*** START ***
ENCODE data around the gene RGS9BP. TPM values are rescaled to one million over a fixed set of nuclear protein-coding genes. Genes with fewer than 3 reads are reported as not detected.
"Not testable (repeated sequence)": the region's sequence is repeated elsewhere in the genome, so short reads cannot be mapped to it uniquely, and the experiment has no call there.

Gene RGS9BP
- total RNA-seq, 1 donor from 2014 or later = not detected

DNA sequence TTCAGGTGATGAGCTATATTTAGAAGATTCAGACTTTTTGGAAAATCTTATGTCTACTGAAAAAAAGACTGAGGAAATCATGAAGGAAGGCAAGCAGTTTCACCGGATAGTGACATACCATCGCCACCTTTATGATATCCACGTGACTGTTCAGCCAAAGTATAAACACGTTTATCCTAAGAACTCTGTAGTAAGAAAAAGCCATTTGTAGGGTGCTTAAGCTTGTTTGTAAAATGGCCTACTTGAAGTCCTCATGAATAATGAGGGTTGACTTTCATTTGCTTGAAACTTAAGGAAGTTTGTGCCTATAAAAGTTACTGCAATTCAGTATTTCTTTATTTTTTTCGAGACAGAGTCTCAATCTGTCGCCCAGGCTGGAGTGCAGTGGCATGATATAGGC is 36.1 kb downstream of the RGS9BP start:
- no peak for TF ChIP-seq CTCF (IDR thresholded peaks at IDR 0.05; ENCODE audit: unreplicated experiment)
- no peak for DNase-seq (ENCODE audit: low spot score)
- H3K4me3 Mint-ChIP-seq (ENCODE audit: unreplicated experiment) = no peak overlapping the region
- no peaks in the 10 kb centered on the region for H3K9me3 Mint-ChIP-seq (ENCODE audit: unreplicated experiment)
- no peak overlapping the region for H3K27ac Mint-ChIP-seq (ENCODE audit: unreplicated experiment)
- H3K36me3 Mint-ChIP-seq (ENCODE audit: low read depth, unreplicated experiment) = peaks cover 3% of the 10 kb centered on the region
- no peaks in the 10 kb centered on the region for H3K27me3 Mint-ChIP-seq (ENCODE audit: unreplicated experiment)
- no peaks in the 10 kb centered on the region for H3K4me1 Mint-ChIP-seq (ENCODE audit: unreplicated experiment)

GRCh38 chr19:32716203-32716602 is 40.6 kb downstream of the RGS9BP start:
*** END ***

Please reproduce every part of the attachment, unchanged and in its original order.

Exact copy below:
ENCODE data around the gene RGS9BP. TPM values are rescaled to one million over a fixed set of nuclear protein-coding genes. Genes with fewer than 3 reads are reported as not detected.
"Not testable (repeated sequence)": the region's sequence is repeated elsewhere in the genome, so short reads cannot be mapped to it uniquely, and the experiment has no call there.

Gene RGS9BP
- total RNA-seq, 1 donor from 2014 or later = not detected

DNA sequence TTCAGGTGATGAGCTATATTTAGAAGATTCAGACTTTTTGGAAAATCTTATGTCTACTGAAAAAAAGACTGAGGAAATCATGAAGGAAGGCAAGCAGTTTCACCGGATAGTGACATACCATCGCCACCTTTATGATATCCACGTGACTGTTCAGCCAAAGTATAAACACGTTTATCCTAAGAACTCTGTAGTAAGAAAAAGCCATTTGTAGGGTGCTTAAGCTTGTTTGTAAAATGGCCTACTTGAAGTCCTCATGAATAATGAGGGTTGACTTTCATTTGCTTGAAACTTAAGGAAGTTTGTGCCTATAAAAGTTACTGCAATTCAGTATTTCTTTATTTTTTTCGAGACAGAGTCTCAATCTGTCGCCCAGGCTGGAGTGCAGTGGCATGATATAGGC is 36.1 kb downstream of the RGS9BP start:
- no peak for TF ChIP-seq CTCF (IDR thresholded peaks at IDR 0.05; ENCODE audit: unreplicated experiment)
- no peak for DNase-seq (ENCODE audit: low spot score)
- H3K4me3 Mint-ChIP-seq (ENCODE audit: unreplicated experiment) = no peak overlapping the region
- no peaks in the 10 kb centered on the region for H3K9me3 Mint-ChIP-seq (ENCODE audit: unreplicated experiment)
- no peak overlapping the region for H3K27ac Mint-ChIP-seq (ENCODE audit: unreplicated experiment)
- H3K36me3 Mint-ChIP-seq (ENCODE audit: low read depth, unreplicated experiment) = peaks cover 3% of the 10 kb centered on the region
- no peaks in the 10 kb centered on the region for H3K27me3 Mint-ChIP-seq (ENCODE audit: unreplicated experiment)
- no peaks in the 10 kb centered on the region for H3K4me1 Mint-ChIP-seq (ENCODE audit: unreplicated experiment)

GRCh38 chr19:32716203-32716602 is 40.6 kb downstream of the RGS9BP start: